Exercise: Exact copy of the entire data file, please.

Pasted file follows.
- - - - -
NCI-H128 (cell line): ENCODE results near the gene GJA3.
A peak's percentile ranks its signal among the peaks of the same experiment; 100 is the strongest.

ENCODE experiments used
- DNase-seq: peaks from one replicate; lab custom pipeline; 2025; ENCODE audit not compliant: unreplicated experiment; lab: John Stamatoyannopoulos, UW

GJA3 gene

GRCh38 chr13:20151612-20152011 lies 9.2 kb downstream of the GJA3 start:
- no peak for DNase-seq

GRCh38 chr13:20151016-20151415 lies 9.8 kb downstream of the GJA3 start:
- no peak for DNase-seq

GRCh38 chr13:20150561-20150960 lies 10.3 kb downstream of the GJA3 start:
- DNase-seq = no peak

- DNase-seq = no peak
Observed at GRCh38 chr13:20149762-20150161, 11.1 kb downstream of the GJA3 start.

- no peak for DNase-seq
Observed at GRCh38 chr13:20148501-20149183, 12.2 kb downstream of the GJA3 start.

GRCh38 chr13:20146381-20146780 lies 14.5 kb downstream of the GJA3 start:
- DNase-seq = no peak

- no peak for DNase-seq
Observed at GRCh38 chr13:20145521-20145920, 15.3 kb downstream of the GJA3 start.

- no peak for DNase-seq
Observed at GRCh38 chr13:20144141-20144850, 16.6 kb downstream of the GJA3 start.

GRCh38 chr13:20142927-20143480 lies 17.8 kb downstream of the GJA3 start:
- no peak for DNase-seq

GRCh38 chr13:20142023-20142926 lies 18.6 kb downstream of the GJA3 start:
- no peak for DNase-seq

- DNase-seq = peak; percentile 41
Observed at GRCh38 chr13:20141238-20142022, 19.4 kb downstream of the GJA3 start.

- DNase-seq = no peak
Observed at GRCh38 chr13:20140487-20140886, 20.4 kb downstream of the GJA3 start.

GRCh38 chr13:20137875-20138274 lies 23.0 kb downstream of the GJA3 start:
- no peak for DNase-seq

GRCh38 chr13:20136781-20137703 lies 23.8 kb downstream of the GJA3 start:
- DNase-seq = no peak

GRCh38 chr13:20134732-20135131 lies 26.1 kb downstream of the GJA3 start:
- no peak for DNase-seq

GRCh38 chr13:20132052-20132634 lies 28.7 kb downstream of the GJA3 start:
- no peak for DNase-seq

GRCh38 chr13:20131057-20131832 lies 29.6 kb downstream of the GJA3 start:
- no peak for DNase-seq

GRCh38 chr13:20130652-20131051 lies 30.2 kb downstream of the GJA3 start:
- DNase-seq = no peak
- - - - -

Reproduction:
NCI-H128 (cell line): ENCODE results near the gene GJA3.
A peak's percentile ranks its signal among the peaks of the same experiment; 100 is the strongest.

ENCODE experiments used
- DNase-seq: peaks from one replicate; lab custom pipeline; 2025; ENCODE audit not compliant: unreplicated experiment; lab: John Stamatoyannopoulos, UW

GJA3 gene

GRCh38 chr13:20151612-20152011 lies 9.2 kb downstream of the GJA3 start:
- no peak for DNase-seq

GRCh38 chr13:20151016-20151415 lies 9.8 kb downstream of the GJA3 start:
- no peak for DNase-seq

GRCh38 chr13:20150561-20150960 lies 10.3 kb downstream of the GJA3 start:
- DNase-seq = no peak

- DNase-seq = no peak
Observed at GRCh38 chr13:20149762-20150161, 11.1 kb downstream of the GJA3 start.

- no peak for DNase-seq
Observed at GRCh38 chr13:20148501-20149183, 12.2 kb downstream of the GJA3 start.

GRCh38 chr13:20146381-20146780 lies 14.5 kb downstream of the GJA3 start:
- DNase-seq = no peak

- no peak for DNase-seq
Observed at GRCh38 chr13:20145521-20145920, 15.3 kb downstream of the GJA3 start.

- no peak for DNase-seq
Observed at GRCh38 chr13:20144141-20144850, 16.6 kb downstream of the GJA3 start.

GRCh38 chr13:20142927-20143480 lies 17.8 kb downstream of the GJA3 start:
- no peak for DNase-seq

GRCh38 chr13:20142023-20142926 lies 18.6 kb downstream of the GJA3 start:
- no peak for DNase-seq

- DNase-seq = peak; percentile 41
Observed at GRCh38 chr13:20141238-20142022, 19.4 kb downstream of the GJA3 start.

- DNase-seq = no peak
Observed at GRCh38 chr13:20140487-20140886, 20.4 kb downstream of the GJA3 start.

GRCh38 chr13:20137875-20138274 lies 23.0 kb downstream of the GJA3 start:
- no peak for DNase-seq

GRCh38 chr13:20136781-20137703 lies 23.8 kb downstream of the GJA3 start:
- DNase-seq = no peak

GRCh38 chr13:20134732-20135131 lies 26.1 kb downstream of the GJA3 start:
- no peak for DNase-seq

GRCh38 chr13:20132052-20132634 lies 28.7 kb downstream of the GJA3 start:
- no peak for DNase-seq

GRCh38 chr13:20131057-20131832 lies 29.6 kb downstream of the GJA3 start:
- no peak for DNase-seq

GRCh38 chr13:20130652-20131051 lies 30.2 kb downstream of the GJA3 start:
- DNase-seq = no peak